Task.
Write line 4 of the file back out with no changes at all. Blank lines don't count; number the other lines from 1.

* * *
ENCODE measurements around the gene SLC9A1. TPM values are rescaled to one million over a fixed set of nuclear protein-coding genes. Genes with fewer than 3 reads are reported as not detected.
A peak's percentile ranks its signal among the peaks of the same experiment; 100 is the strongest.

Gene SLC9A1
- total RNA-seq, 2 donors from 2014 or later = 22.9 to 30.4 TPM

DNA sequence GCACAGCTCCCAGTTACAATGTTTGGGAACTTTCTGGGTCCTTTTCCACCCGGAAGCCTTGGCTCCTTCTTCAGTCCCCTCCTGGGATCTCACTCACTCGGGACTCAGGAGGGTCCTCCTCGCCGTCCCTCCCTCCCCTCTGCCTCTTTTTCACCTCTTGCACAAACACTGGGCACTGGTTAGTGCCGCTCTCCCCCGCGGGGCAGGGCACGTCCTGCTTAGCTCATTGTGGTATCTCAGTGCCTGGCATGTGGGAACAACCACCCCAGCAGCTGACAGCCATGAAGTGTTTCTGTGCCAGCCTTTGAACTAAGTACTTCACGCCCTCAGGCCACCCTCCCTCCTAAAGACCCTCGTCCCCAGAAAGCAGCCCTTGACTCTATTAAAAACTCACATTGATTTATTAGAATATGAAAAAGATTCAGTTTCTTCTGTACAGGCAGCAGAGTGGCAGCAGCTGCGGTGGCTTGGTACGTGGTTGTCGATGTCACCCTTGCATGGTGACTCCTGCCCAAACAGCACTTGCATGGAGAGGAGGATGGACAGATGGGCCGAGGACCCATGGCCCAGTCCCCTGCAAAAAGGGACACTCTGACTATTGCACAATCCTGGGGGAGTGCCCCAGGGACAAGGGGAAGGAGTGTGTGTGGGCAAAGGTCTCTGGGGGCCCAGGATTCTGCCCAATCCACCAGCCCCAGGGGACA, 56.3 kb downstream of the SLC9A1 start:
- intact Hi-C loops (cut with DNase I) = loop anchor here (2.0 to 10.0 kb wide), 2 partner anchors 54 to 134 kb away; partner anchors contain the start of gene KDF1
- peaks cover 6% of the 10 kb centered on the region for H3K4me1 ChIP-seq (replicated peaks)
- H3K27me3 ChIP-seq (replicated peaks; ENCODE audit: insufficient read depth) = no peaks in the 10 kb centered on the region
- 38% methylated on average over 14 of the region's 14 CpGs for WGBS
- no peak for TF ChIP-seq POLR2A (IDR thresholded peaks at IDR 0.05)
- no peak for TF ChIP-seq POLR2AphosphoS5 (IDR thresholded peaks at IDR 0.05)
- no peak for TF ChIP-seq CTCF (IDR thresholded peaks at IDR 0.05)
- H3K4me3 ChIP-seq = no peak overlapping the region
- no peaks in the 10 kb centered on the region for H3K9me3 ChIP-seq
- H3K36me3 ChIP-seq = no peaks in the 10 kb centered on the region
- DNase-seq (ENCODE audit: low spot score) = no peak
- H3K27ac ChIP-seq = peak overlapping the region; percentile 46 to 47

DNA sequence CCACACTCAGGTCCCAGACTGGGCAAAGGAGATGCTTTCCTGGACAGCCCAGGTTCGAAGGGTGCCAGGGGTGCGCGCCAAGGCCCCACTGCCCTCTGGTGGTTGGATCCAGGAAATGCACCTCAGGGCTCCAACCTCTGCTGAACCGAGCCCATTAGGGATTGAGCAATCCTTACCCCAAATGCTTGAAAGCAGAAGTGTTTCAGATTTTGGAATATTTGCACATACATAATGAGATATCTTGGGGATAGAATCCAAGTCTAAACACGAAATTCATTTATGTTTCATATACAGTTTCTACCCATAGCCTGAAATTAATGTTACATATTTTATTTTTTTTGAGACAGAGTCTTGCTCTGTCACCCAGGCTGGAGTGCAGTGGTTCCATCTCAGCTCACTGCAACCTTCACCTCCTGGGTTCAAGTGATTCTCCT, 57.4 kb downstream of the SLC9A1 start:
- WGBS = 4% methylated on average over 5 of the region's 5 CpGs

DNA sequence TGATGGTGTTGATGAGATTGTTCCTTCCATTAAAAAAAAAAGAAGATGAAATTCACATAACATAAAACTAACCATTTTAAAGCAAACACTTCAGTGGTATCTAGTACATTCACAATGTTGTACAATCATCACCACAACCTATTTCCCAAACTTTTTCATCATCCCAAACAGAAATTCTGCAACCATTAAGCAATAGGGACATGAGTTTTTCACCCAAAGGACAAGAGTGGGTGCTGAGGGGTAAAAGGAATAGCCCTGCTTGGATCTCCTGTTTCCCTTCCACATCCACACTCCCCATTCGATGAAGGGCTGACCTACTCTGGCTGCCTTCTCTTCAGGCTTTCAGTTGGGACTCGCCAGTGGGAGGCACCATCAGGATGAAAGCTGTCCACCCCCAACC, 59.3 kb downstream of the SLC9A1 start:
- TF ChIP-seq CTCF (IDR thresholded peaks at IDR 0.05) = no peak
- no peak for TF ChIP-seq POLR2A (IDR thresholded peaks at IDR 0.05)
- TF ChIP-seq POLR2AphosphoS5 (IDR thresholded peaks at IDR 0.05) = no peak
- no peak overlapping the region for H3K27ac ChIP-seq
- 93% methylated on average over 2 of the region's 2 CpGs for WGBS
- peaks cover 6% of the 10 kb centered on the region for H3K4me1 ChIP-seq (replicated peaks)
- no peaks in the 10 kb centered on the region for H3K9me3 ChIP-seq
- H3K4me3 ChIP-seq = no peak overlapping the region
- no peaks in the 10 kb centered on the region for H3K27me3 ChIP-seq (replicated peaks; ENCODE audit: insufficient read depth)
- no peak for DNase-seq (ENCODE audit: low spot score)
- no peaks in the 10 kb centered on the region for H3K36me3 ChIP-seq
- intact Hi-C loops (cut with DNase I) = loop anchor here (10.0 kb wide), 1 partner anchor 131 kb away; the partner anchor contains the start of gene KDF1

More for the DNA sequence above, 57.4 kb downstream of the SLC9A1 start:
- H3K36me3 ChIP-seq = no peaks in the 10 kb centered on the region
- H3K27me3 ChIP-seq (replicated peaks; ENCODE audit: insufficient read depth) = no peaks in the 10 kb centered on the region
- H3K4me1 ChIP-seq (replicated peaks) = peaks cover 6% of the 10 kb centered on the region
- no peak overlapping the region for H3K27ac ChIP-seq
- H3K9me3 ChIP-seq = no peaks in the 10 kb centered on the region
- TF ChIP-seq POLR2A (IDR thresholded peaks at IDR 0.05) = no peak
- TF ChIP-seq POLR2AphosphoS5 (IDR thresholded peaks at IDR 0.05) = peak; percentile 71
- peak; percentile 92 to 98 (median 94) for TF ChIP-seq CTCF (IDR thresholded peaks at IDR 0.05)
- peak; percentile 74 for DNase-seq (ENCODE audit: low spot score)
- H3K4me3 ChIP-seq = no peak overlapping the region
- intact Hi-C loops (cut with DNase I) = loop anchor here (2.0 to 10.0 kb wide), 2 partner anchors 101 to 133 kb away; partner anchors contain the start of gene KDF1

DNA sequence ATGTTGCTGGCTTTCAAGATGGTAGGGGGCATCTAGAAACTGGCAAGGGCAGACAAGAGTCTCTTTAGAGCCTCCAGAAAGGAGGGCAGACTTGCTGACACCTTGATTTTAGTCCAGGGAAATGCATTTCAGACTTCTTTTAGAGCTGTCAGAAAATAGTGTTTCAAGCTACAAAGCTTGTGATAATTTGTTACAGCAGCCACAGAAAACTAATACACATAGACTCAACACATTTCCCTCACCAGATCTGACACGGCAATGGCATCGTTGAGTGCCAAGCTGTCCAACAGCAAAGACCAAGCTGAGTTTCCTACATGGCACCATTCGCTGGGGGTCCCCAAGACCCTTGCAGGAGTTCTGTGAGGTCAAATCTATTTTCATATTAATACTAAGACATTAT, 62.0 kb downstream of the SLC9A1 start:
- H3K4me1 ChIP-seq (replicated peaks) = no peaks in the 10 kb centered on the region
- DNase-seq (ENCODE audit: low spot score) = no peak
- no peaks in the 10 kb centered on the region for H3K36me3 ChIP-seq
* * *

- total RNA-seq, 2 donors from 2014 or later = 22.9 to 30.4 TPM